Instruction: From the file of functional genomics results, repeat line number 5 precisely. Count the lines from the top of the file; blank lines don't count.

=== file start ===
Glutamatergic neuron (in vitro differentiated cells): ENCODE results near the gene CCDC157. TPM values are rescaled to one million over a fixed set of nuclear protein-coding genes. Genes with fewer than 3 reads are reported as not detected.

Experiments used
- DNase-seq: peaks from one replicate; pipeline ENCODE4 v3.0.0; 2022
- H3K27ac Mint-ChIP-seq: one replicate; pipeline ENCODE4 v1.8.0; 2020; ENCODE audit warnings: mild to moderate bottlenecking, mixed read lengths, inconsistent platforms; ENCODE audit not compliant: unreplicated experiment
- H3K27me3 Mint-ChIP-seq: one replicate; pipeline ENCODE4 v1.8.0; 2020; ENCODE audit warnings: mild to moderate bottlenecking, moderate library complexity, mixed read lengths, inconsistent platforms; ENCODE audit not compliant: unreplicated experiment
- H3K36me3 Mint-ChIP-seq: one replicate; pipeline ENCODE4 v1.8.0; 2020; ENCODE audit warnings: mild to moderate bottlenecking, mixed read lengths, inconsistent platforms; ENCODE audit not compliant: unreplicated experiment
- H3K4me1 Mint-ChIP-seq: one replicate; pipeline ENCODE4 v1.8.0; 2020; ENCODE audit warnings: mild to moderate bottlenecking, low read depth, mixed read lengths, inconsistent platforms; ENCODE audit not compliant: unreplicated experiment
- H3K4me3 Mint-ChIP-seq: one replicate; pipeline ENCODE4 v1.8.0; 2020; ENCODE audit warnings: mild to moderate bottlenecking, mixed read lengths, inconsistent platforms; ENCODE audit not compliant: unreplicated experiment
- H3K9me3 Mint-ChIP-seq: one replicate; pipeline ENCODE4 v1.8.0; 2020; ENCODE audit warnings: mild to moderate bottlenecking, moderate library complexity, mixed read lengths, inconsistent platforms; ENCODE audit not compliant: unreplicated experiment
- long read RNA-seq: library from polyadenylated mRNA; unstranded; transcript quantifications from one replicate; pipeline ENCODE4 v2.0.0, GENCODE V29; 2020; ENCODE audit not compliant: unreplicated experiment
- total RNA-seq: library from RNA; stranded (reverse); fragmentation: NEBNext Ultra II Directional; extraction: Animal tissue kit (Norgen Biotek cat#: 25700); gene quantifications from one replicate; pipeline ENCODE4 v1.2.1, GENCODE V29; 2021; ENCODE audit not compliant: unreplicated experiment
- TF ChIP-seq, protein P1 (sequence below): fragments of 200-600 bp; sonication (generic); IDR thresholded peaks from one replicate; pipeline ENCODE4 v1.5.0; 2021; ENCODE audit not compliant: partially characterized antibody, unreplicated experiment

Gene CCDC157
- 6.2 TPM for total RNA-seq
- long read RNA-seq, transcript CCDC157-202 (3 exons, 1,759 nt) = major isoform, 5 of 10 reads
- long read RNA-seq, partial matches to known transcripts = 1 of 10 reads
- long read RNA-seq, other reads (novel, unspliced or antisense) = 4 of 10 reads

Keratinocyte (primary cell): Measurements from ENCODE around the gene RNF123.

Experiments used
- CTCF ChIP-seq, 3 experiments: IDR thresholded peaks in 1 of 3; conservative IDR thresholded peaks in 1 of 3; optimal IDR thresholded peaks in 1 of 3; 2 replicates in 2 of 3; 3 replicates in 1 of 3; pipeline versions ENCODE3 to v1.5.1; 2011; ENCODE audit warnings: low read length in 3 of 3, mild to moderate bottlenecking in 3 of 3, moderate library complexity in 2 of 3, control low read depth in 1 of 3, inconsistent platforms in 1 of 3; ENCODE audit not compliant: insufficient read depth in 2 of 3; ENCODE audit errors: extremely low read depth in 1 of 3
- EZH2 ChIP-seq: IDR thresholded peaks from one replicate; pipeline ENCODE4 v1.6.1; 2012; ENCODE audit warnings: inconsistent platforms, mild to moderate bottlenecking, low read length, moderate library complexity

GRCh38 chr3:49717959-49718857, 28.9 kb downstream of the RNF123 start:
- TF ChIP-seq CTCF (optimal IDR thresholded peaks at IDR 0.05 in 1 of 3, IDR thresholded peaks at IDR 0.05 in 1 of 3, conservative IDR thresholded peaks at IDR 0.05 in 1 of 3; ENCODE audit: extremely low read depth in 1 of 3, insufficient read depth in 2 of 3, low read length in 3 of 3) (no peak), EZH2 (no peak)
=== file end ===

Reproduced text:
- H3K27me3 Mint-ChIP-seq: one replicate; pipeline ENCODE4 v1.8.0; 2020; ENCODE audit warnings: mild to moderate bottlenecking, moderate library complexity, mixed read lengths, inconsistent platforms; ENCODE audit not compliant: unreplicated experiment